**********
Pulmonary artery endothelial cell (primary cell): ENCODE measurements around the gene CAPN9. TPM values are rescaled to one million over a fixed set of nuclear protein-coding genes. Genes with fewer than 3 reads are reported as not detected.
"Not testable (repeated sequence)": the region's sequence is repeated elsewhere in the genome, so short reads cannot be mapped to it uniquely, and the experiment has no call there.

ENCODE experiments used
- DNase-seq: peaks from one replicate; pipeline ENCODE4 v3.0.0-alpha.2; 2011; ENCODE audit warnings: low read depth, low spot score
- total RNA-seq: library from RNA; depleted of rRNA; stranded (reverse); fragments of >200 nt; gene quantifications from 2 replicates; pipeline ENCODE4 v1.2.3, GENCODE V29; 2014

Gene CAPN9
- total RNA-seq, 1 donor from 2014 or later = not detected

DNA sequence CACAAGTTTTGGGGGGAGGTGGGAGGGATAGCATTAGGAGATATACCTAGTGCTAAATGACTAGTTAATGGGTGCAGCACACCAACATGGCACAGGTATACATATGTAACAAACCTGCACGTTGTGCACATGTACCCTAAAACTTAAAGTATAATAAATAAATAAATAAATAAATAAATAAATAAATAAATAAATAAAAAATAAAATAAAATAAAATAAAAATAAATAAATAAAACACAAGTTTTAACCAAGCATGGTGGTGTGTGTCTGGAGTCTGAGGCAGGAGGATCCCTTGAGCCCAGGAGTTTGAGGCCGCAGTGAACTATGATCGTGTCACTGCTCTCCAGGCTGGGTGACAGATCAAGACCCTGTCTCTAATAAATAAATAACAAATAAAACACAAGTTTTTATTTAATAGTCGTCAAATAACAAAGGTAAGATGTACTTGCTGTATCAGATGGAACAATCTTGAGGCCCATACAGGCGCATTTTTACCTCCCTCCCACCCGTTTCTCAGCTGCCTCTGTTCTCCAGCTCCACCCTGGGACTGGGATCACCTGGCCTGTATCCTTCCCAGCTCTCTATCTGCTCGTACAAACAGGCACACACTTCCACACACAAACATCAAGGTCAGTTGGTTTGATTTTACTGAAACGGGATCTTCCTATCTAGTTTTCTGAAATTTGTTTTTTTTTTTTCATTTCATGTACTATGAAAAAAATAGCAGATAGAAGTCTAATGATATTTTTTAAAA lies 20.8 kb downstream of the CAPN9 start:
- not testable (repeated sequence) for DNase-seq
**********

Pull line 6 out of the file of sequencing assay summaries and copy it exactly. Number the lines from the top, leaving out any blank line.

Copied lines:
Gene CAPN9